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Weather lapping up lakes
Great Lakes near record lows; dry spell continues
Lee Bergquist
Milwaukee Journal Sentinel

The Great Lakes could spend this summer at their lowest levels since 1964.

With lake levels already down, the Great Lakes are expected to keep receding this year because of lingering conditions from El Nino, a weather pattern that could usher in warmer and drier weather across the region through the summer.

Lower lake levels would expose larger swaths of beach. The situation could also stem some shore land erosion that - just a few years ago - had some homeowners along Lake Michigan scurrying to protect their properties.

But lower lake levels would hurt the shipping industry because boats would have to lighten their loads, and some harbors and yacht clubs would need dredging.

Also, less water in the big lakes could sharpen debate over who uses Great Lakes water and for what purposes.

The U.S. Army Corps of Engineers recently offered its first glimpse of what it expects Great Lakes levels to reach by the middle of summer.

By July, all of the lakes are expected to be at or below their levels of 2001, which were the lowest since the record in 1964. The Corps predicts that Lake Michigan will peak this summer at a level ranging from six inches above to two inches below its high mark in 2001.

"The big difference this year is El Nino," said Philip Keillor, coastal engineering specialist for the University of Wisconsin Sea Grant Institute. "Dry conditions are predicted, and we don't see any relief."

With little rain last fall and lower-than-normal snowfall so far this winter, El Nino's warm and dry ways mean the lakes are not expected to capture enough precipitation, Keillor said.

Minimal ice cover and several bursts of cold, dry weather this winter literally sucked up warmer surface water in the lakes through evaporation, according to the Army Corps of Engineers. Dry soil conditions will absorb melted snow and rainwater more than normal this spring, leaving less water to replenish lakes, the corps said.

Boat owners worried

The near-record lows are creating problems for Great Lakes shippers as well as recreational boaters.

The South Milwaukee Yacht Club caters to powerboats and tries to keep 6 feet of depth in the harbor to accommodate its biggest boats, which need 4 feet of draft.

"We are obviously very concerned about not having enough lake water levels," said Tom Schulz, commodore of the 95-slip club.

Schulz expected to spend at least $40,000 for dredging the mouth of the harbor this year.

But for the Port of Milwaukee, dredging is not an option because it could harm the foundations of dock walls, according to Larry Sullivan, chief engineer at the port.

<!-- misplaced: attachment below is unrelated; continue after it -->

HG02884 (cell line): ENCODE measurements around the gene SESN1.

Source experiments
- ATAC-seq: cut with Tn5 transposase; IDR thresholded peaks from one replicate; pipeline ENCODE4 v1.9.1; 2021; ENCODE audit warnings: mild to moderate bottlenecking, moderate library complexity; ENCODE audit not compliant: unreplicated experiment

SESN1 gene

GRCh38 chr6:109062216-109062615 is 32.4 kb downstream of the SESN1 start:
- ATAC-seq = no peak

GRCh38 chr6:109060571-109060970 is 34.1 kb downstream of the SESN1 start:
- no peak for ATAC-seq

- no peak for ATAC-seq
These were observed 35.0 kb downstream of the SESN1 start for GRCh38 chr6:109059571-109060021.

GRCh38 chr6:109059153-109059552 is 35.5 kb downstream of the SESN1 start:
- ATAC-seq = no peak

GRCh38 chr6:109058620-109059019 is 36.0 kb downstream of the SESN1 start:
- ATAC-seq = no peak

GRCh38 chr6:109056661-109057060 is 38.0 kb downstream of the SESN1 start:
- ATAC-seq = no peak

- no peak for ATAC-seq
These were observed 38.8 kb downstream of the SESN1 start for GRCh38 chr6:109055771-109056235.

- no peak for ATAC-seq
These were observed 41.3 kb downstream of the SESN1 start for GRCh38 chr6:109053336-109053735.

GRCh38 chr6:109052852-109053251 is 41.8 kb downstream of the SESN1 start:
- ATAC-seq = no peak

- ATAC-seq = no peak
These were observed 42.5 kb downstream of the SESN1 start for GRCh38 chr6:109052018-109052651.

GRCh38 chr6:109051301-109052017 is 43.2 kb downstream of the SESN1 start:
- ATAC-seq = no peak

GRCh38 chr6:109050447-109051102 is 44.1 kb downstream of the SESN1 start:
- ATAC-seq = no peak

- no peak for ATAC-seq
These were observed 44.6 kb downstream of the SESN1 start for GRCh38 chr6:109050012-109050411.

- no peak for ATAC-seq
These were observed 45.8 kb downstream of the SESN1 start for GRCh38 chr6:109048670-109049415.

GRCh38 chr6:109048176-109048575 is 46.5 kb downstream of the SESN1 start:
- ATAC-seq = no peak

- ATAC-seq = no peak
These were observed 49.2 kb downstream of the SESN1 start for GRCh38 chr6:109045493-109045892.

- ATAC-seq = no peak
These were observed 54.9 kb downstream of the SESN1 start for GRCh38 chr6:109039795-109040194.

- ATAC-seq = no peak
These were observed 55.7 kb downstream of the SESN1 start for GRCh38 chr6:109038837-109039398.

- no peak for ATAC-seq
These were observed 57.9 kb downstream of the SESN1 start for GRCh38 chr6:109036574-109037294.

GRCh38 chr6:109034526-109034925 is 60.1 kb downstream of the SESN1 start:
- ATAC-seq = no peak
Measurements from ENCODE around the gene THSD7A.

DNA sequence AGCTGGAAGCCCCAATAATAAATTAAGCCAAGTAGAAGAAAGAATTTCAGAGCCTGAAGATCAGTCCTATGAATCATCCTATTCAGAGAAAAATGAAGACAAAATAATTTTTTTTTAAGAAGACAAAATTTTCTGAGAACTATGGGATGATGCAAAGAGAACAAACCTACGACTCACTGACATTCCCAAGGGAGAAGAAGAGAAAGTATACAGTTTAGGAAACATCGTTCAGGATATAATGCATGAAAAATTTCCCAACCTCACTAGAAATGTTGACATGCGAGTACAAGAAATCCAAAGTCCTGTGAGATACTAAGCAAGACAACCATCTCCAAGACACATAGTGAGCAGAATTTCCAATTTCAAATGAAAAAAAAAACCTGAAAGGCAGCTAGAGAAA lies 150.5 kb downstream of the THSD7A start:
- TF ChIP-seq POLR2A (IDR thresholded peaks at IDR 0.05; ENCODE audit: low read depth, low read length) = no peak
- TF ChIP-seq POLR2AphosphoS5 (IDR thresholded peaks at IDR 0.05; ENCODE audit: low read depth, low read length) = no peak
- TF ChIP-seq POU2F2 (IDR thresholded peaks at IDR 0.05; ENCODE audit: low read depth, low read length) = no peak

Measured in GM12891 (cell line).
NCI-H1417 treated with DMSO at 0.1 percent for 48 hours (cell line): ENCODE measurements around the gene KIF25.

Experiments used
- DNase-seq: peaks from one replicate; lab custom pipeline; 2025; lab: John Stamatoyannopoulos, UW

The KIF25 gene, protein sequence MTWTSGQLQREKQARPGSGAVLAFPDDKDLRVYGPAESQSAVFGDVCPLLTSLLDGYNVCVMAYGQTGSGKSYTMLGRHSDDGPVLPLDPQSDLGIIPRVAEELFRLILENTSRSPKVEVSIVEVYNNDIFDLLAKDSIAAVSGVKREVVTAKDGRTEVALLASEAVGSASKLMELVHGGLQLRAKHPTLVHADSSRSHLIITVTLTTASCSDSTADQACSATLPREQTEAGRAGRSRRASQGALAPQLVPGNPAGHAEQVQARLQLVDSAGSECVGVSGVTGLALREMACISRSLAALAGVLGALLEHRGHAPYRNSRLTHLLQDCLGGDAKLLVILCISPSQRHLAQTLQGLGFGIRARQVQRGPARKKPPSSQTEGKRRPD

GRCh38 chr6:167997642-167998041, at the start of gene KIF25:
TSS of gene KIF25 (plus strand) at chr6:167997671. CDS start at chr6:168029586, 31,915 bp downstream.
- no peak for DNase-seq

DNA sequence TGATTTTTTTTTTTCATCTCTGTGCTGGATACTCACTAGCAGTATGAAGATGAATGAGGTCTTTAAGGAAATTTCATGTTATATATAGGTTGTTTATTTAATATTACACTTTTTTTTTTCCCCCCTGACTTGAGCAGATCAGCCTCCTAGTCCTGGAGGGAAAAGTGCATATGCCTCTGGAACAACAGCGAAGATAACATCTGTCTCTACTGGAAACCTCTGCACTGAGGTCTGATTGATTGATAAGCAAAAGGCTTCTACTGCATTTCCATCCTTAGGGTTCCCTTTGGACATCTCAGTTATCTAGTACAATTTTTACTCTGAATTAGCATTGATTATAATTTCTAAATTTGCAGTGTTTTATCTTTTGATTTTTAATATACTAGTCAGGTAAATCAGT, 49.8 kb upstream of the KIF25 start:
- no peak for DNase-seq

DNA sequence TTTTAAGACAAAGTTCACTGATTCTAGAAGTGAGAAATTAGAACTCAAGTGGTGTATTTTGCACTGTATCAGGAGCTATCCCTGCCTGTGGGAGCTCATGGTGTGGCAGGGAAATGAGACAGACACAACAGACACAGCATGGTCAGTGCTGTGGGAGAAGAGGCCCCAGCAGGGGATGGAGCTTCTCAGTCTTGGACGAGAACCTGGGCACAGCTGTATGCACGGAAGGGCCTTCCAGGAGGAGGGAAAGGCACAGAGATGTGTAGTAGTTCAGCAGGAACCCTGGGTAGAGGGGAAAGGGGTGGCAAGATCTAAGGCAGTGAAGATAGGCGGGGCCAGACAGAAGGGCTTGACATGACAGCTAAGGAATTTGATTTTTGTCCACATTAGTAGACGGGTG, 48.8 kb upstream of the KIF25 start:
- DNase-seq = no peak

The water level in the harbor is within an inch of its minimum depth, so some ships carrying coal, salt and stone and other commodities might not be able to enter the harbor this year. Others will be forced to carry less cargo, Sullivan said.

Milwaukee's situation is happening all over the Great Lakes, said Glen G. Nekvasil, for the Lake Carriers' Association in Cleveland.

Great Lakes vessels have to lose 70 to 270 tons of cargo for each inch they must lighten their load, and that raises operating costs, Nekvasil said.

"What we have to understand is that this is a problem, and there's nothing you can do about it," he said.

The Lake Carriers' Association says low lake levels underscore the need for dredging in some harbors.

"We have to make sure that we do our best to protect our water," Nekvasil said.

On that point, Cameron Davis, executive director of the Lake Michigan Federation, agreed.

There have been failed attempts in the past to export Great Lakes water out of the basin, in part because such deals were not economical.

"But as demand for water increases, those economies might not continue to work in favor of the Great Lakes," Davis said.

Communities close to Lake Michigan that use well water are beginning to consider the lake as a source of drinking water. Waukesha, New Berlin and Germantown are local examples.

Davis' group is not opposed to such uses. But better standards need to be written so the governing body over such decisions, the Council of Great Lakes Governors, can decide fairly in the future, he said.

Some good news

One advantage of the low water levels is that those living along the lake who battled shoreline erosion during the 1990s don't have much to worry about now.

Back in 1993, owners of large homes in Whitefish Bay were seeking permits to dump soil on the property to shore up their bluffs over Lake Michigan. With lower water levels, that's not happening today.

"I've worked here for three years, and there have been no requests for shore land erosion permits," said Joel Jaster, the village building inspector.

The low water also means some recovery of wetlands is possible, and some shore land birds and animals also might have more habitat, said Vicki Harris, water quality and habitat restoration specialist for the Sea Grant Institute.

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